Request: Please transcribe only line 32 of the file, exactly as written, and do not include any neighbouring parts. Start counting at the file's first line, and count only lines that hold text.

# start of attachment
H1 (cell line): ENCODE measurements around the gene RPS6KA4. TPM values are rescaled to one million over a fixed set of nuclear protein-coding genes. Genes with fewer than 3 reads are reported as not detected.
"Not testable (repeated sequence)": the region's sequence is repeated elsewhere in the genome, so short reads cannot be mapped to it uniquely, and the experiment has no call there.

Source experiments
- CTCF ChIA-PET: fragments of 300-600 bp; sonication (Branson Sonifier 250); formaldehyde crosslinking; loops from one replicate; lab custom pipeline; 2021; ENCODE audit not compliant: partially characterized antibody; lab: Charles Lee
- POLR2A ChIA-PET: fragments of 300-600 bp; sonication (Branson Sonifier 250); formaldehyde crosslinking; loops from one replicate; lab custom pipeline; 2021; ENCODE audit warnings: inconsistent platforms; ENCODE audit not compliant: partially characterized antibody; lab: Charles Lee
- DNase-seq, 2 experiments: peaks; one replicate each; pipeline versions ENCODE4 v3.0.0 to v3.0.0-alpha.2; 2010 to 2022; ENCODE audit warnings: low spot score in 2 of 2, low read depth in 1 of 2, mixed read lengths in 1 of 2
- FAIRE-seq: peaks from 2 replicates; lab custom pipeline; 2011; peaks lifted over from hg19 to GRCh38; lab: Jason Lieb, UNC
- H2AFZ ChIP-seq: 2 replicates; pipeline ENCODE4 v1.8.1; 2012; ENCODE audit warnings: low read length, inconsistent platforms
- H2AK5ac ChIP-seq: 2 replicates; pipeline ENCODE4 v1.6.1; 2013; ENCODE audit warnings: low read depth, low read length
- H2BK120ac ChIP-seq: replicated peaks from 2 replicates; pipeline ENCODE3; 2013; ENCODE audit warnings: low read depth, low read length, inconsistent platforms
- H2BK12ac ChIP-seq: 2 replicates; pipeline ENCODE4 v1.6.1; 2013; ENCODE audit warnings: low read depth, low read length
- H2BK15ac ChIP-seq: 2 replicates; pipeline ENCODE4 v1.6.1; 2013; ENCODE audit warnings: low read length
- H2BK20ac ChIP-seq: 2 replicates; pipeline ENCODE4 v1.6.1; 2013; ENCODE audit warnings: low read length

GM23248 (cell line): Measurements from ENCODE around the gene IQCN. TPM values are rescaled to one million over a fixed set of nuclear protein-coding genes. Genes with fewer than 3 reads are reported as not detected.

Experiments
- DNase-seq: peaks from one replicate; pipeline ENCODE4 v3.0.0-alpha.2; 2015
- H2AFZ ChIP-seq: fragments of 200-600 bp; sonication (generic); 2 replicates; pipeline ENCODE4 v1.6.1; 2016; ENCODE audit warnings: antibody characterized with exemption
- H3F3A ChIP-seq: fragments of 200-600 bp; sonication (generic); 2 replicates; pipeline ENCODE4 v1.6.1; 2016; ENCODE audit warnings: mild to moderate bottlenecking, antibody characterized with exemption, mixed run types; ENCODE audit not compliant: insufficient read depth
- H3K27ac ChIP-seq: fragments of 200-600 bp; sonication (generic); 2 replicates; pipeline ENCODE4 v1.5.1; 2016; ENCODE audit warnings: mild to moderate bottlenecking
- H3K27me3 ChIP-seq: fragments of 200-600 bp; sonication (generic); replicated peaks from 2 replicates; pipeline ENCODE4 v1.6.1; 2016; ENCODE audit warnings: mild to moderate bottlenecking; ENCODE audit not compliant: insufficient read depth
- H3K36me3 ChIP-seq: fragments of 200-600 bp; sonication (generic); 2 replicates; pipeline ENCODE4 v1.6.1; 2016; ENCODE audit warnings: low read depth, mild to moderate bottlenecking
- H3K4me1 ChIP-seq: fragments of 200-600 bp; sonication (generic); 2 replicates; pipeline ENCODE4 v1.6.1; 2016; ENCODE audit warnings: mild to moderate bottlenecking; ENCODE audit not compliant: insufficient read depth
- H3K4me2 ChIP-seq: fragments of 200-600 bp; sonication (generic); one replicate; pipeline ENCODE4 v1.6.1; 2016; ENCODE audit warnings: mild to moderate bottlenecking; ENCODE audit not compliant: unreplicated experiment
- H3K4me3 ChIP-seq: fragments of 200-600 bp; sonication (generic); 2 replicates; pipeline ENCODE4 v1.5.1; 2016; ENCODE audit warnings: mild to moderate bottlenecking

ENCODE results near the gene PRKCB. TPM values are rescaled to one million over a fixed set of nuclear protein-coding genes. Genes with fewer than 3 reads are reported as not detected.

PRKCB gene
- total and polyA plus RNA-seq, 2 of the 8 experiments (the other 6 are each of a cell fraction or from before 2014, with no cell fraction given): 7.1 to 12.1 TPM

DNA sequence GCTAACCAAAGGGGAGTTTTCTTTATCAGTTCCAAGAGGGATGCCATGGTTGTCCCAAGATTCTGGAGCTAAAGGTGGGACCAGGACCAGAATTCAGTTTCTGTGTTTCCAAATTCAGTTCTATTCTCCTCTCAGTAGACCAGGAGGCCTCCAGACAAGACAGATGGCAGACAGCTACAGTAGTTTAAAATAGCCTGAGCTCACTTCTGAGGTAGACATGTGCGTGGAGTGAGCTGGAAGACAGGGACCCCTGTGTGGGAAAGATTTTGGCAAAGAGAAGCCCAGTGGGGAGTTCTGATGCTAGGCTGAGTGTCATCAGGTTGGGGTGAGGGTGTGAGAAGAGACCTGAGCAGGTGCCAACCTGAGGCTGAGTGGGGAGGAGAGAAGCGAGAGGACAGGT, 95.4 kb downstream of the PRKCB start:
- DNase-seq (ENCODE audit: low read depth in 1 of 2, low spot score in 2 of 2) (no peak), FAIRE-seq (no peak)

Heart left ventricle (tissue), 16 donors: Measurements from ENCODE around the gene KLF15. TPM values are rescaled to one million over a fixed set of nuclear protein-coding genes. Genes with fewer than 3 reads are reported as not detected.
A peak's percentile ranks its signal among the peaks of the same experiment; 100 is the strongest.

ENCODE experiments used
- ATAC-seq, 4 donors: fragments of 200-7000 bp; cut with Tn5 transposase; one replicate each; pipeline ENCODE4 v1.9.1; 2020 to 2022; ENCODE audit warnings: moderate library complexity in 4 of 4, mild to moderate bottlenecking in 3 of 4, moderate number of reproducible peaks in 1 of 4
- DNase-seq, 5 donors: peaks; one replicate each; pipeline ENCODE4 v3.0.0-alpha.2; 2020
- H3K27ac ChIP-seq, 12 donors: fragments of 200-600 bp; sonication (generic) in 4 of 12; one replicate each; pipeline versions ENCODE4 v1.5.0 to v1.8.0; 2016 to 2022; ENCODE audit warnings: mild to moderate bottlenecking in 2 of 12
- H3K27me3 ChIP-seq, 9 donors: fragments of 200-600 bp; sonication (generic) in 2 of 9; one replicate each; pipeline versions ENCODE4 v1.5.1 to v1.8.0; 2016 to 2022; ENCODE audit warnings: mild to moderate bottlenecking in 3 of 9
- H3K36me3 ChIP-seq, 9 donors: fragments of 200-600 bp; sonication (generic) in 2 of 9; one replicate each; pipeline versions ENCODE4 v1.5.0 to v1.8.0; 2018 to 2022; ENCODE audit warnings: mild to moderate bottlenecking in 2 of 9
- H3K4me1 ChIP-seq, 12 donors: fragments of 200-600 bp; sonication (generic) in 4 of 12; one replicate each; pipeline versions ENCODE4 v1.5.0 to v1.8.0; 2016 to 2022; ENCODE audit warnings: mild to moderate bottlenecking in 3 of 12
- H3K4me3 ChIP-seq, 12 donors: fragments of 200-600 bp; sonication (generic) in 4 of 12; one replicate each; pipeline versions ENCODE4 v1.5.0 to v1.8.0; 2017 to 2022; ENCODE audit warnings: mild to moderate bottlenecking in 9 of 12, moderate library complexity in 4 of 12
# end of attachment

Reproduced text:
ENCODE experiments used